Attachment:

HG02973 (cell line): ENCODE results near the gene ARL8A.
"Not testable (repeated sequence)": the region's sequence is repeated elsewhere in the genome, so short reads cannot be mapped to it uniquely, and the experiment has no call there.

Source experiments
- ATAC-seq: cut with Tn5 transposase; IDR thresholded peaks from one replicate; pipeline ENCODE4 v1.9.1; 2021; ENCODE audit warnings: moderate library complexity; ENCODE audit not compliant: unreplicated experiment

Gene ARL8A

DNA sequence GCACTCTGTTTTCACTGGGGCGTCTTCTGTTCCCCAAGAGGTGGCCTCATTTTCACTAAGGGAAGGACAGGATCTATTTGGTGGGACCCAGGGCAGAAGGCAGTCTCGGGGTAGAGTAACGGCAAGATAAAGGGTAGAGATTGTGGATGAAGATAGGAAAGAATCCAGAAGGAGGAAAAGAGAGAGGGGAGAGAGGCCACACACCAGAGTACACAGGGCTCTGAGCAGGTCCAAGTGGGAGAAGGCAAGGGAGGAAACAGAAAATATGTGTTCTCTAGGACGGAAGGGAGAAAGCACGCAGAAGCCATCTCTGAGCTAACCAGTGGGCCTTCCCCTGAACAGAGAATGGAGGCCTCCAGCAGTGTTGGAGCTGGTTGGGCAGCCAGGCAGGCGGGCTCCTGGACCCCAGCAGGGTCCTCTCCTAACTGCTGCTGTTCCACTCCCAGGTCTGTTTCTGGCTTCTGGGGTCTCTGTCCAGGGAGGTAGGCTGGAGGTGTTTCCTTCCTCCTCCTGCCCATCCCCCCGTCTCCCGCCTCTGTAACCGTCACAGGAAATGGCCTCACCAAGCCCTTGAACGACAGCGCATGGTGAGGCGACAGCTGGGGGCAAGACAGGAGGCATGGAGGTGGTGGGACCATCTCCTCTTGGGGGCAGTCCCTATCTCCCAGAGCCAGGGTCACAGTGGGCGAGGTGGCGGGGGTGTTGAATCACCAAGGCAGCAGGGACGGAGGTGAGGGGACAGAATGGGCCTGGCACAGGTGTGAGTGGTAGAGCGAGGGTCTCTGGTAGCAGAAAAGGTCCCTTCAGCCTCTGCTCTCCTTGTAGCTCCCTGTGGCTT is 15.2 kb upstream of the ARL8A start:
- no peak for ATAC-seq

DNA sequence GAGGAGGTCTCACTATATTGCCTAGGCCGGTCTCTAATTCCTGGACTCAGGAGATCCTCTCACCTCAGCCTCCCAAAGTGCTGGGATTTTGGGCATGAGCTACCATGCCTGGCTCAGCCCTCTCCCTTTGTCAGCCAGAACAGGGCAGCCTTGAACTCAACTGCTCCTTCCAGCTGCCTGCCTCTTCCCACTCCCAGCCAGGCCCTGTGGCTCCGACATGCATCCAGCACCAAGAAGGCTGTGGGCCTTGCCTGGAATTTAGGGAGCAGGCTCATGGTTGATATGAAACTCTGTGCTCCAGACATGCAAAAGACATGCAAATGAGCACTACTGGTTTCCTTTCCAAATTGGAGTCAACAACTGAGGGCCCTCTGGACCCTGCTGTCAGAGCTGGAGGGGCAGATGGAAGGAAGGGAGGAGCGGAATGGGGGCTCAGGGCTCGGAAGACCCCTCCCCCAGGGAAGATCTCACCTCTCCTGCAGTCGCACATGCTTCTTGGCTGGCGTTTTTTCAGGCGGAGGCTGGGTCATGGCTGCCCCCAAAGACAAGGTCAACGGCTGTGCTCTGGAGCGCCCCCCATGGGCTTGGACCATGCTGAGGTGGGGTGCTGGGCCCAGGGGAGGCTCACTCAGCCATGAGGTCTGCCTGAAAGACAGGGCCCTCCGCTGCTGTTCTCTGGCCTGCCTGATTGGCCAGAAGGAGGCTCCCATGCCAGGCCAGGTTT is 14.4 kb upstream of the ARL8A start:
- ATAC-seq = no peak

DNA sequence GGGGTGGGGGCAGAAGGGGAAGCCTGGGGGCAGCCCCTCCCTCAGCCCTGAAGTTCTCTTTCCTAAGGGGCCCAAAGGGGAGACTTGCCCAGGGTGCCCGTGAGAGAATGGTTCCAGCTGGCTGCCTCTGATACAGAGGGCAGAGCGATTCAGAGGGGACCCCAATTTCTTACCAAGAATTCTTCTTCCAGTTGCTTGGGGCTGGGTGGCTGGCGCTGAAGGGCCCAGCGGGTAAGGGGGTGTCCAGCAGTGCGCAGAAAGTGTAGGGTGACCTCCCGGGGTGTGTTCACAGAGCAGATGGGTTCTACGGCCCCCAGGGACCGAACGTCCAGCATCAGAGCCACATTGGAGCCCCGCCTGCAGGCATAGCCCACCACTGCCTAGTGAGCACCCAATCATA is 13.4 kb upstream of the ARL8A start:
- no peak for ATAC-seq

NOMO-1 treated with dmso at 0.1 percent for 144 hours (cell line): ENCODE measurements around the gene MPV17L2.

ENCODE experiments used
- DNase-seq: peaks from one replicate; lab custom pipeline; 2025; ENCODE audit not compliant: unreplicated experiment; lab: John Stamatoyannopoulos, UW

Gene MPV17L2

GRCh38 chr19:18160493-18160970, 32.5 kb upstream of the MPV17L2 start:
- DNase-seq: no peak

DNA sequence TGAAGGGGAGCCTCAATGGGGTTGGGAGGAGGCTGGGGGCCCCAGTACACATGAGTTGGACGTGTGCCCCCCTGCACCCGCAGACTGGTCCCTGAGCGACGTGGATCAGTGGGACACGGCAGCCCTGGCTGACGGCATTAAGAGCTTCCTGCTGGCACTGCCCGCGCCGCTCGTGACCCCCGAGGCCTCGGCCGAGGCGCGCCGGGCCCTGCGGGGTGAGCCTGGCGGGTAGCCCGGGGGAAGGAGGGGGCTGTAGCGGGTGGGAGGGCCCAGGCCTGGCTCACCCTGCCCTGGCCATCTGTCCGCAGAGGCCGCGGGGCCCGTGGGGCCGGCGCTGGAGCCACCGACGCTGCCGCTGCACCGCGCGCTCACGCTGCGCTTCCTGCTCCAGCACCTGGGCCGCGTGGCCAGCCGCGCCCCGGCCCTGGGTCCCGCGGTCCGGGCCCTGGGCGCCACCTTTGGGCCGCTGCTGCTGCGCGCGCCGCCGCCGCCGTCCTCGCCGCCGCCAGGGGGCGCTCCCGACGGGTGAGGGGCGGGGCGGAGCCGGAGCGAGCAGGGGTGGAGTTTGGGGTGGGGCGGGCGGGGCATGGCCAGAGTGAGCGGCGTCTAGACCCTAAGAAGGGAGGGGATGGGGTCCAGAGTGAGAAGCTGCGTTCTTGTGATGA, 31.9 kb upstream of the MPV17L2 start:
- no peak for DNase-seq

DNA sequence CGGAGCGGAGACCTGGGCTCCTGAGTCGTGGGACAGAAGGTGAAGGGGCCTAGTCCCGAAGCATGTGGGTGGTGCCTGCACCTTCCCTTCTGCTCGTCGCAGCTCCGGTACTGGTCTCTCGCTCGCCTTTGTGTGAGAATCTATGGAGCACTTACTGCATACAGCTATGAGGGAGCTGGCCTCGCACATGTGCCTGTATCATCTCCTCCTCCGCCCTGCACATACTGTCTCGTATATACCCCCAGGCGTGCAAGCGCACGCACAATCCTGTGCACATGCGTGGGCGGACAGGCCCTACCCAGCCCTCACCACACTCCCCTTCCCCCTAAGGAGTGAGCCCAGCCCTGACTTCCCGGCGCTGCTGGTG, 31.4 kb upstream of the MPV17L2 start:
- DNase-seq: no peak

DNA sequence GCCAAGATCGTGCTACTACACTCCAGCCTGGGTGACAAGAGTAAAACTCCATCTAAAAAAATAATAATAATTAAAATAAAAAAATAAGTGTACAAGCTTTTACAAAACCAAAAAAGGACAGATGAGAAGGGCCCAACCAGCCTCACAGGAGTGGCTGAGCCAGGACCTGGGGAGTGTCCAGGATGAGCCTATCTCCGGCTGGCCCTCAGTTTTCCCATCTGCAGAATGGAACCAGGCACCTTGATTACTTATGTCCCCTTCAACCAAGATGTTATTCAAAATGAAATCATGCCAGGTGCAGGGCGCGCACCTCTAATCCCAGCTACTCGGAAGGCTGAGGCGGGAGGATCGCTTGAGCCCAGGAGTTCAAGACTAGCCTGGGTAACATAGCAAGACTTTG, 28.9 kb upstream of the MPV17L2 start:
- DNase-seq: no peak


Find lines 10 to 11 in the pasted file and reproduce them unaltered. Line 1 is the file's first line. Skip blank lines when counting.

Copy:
DNA sequence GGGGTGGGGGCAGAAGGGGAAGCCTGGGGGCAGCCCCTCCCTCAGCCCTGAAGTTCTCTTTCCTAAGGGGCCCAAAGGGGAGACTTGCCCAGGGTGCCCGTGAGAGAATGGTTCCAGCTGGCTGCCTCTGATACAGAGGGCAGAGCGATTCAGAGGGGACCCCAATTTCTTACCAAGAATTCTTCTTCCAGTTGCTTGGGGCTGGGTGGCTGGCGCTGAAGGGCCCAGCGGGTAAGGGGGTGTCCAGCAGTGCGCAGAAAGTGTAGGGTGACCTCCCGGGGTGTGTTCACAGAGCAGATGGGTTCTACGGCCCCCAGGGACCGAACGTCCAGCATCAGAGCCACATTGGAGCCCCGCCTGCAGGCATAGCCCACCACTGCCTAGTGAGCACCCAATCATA is 13.4 kb upstream of the ARL8A start:
- no peak for ATAC-seq